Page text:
New Sanctions On Russia And Iran Are Unlikely To Work. Here’s Why

| Strategize!

Above Photo: The U.S. won’t be able to walk all over Putin with unilateral sanctions. Reuters/Sergei Karpukhin

Sanctions are much in demand these days as a tool of American foreign policy.

Members of Congress want tough new sanctions against Russia for its interference in American elections. Sanctions will remain in place against North Korea, the White House says, until Pyongyang shows progress toward denuclearization. After tearing up the Iran nuclear accord, the Trump administration restored sanctions against Tehran in an effort to get a better deal on restricting its weapons and a change in its behavior. And even NATO ally Turkey faces sanctions for imprisoning several U.S. citizens and employees of its diplomatic mission.

Policymakers claim that sanctions are an effective means of achieving policy goals, but is that true? Are new measures against Moscow and Tehran likely to be successful?

Research on sanctions by myself and others has shown that they can sometimes be effective. But there are three key elements: allies, a willingness to enforce them and incentives to bargain. The absence of all three means they probably won’t work with Russia and Iran.

One reason new sanctions against Iran won’t be effective is that U.S. allies, such as the EU, oppose them.Reuters/Leonhard Foeger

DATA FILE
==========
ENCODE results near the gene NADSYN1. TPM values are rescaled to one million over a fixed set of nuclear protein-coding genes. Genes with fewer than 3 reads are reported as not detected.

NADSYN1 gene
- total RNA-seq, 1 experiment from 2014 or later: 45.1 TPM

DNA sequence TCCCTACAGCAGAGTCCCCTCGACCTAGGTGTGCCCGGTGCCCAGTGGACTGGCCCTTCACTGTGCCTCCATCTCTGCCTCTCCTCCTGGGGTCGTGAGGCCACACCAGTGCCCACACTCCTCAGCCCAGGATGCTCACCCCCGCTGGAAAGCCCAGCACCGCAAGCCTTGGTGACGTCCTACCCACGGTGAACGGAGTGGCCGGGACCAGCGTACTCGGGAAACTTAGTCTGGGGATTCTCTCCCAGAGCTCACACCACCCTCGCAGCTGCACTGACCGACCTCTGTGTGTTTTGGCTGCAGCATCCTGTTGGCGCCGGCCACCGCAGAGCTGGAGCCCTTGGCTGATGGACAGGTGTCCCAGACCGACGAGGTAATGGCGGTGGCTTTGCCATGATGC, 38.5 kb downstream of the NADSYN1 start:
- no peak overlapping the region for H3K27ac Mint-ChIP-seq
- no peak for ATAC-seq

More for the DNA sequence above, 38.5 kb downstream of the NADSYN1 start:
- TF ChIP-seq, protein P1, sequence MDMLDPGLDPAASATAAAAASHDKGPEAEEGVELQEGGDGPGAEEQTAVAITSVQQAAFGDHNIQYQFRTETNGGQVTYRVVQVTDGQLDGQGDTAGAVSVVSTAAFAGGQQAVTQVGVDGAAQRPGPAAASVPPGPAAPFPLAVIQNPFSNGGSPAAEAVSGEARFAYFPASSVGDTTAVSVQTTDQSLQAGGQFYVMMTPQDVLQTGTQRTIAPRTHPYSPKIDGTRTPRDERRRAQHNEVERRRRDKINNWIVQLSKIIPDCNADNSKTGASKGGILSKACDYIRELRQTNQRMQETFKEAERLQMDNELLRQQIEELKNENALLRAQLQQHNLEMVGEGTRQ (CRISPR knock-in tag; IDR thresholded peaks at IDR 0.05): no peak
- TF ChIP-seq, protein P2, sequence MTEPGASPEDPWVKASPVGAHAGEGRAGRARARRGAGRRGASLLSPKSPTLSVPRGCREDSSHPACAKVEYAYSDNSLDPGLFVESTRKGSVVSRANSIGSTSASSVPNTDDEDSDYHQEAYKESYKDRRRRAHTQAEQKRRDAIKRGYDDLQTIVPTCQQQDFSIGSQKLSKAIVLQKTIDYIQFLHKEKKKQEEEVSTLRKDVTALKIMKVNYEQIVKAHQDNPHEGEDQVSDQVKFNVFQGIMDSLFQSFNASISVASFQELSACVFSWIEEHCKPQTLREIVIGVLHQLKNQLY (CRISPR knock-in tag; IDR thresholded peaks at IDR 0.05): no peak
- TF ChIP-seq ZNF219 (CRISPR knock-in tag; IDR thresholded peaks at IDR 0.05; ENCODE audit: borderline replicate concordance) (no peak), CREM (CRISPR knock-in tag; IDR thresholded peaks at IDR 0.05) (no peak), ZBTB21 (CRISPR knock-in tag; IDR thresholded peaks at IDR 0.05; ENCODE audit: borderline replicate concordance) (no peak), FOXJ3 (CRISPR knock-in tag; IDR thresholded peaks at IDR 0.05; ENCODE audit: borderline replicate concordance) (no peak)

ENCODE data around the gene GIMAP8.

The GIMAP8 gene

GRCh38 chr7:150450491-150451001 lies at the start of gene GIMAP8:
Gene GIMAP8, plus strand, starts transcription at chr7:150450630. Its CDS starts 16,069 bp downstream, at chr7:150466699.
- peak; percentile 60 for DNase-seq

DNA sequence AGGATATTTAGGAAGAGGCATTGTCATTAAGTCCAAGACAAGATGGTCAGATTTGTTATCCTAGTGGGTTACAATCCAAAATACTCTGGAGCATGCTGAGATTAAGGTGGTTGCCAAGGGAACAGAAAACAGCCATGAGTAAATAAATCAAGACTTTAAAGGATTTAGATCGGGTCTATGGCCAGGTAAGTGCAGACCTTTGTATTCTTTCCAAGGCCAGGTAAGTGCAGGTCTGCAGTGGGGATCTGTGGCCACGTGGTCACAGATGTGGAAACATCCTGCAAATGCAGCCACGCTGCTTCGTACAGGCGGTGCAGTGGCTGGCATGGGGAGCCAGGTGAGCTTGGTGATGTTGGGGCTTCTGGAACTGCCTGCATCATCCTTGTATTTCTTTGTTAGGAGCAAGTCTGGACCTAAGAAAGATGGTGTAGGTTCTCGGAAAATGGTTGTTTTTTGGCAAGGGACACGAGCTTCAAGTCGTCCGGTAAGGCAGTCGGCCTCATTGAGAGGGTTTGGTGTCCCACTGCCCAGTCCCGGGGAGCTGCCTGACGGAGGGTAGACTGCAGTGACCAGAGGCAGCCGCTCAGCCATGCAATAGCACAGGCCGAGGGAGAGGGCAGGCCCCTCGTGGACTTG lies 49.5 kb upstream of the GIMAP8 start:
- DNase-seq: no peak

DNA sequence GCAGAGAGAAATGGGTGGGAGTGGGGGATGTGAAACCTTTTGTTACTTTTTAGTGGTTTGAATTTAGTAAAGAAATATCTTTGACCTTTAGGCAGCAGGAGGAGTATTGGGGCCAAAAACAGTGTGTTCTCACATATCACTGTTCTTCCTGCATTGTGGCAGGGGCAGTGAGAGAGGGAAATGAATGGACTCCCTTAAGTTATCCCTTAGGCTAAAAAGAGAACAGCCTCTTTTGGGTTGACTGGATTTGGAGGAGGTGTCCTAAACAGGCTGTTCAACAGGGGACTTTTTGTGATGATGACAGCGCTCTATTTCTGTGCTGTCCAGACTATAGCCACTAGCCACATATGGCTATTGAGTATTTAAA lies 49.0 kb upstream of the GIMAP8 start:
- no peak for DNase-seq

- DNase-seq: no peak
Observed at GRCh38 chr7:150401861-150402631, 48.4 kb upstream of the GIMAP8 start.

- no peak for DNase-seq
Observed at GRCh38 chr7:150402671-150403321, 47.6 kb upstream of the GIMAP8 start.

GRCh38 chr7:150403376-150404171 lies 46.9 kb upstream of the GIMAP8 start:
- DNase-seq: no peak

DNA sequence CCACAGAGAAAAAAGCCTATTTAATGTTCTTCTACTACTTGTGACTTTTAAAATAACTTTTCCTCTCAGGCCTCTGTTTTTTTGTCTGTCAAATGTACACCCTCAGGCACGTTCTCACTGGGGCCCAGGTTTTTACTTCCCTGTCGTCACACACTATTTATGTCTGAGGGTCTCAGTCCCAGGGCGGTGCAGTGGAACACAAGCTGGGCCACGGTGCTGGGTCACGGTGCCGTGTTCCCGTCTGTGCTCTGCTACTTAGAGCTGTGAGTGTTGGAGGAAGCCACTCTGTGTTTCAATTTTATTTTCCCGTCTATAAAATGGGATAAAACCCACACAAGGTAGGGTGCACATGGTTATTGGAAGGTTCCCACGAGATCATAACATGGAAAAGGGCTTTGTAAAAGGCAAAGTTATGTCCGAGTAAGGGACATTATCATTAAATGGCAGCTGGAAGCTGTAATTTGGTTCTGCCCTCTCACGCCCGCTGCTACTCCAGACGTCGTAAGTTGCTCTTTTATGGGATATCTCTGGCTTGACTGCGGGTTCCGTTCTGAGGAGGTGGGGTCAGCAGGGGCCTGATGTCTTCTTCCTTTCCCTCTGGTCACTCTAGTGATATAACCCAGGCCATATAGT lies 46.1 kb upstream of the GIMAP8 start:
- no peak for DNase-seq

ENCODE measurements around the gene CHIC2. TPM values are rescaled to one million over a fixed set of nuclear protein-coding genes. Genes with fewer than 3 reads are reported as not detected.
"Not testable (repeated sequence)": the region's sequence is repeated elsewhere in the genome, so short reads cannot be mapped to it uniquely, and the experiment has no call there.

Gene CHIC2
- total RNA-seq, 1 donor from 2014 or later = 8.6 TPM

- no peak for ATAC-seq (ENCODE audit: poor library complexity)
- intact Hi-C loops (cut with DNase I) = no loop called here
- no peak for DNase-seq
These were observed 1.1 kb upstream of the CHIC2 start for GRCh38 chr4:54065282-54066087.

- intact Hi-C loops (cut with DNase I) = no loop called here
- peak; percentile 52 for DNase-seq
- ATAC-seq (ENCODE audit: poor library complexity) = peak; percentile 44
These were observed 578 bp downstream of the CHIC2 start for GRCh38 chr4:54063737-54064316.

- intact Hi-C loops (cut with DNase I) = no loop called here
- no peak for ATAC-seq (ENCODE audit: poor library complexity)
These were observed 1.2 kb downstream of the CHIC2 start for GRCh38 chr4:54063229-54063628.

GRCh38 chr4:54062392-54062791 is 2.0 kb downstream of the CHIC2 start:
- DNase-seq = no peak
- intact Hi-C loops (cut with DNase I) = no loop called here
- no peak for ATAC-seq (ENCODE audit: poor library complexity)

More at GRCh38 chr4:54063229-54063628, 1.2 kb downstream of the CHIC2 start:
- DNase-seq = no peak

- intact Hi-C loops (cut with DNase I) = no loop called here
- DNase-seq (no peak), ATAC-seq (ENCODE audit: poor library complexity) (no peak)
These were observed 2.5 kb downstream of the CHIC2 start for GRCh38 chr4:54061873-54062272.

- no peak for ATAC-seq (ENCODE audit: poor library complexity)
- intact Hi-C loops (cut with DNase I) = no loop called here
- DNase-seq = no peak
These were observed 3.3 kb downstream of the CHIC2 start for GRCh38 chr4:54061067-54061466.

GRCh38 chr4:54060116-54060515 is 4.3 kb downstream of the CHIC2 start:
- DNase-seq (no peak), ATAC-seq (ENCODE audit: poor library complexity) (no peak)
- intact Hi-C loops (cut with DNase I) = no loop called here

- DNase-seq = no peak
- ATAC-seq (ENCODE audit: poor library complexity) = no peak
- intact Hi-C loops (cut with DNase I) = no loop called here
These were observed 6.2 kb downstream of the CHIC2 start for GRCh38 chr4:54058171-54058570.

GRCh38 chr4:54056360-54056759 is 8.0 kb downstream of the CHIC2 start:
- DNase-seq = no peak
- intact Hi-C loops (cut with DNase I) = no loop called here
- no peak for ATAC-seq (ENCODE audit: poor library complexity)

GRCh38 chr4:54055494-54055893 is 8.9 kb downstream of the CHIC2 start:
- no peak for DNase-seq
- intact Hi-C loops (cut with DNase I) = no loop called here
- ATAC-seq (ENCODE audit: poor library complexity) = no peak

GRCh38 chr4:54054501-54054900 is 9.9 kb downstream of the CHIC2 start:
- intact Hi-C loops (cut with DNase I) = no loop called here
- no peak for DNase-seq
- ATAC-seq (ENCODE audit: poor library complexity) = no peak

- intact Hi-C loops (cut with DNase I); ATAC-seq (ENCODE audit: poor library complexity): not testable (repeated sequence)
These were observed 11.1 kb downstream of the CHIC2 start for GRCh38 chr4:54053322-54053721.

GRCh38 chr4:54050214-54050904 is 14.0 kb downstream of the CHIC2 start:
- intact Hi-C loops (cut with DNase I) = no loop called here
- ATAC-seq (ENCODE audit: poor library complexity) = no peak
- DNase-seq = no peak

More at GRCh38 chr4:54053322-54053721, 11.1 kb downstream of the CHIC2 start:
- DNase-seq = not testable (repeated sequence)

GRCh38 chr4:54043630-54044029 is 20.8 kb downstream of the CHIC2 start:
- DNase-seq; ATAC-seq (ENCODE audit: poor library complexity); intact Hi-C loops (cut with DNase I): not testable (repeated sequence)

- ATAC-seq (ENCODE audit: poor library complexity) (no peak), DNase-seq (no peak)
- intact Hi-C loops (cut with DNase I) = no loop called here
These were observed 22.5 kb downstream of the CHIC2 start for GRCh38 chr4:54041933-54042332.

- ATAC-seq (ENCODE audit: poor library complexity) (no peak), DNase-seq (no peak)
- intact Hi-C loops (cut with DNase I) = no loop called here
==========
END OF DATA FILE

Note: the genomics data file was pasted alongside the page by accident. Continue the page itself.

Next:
Unilateral sanctions rarely work

Allies supporting and reinforcing sanctions are usually pivotal to making them stick.

Unilateral sanctions such as the proposed measures against Russia and Iran are seldom successful. Although the European Union has placed sanctions on Russia because of its actions in Ukraine, the latest legislative measures proposed in Congress would be unilateral.

In an increasingly globalized world, unilateral sanctions face huge obstacles – even when imposed by the largest economy. A landmark study published in the 1990s by the Peterson Institute for International Economics found that unilateral U.S. sanctions achieved their foreign policy goals only 13 percent of the time.

The rare instances when unilateral sanctions work involve countries that have extensive trade relations with the U.S., clearly not the case with Russia or Iran. Russia is low on the list of U.S. trading partners, and Iran has had virtually no economic or commercial relations with the U.S. Neither country is dependent on U.S. trade or likely to submit to American economic pressure.

In addition, when a country faces sanctions, it can often seek commercial ties elsewhere. This was the case with Cuba. When the U.S. imposed sanctions on its former trading partner after Fidel Castro came to power, Havana turned to Moscow for help and became a part of the communist bloc.

Iranian President Hassan Rouhani has diversified Iran’s economy. Reuters/Faisal Mahmood

Iran, for its part, has diversified its economy in the face of sanctions from the U.S. and other Western countries, shifting trade to the East and increasingly selling oil and buying goods in China, India and other Asian countries.

Washington is responding to Tehran’s circumvention strategy by threatening to impose secondary sanctions against foreign companies that trade with Iran, barring them from doing business in the U.S. Extraterritorial sanctions such as these are opposed by other countries as a violation of international law.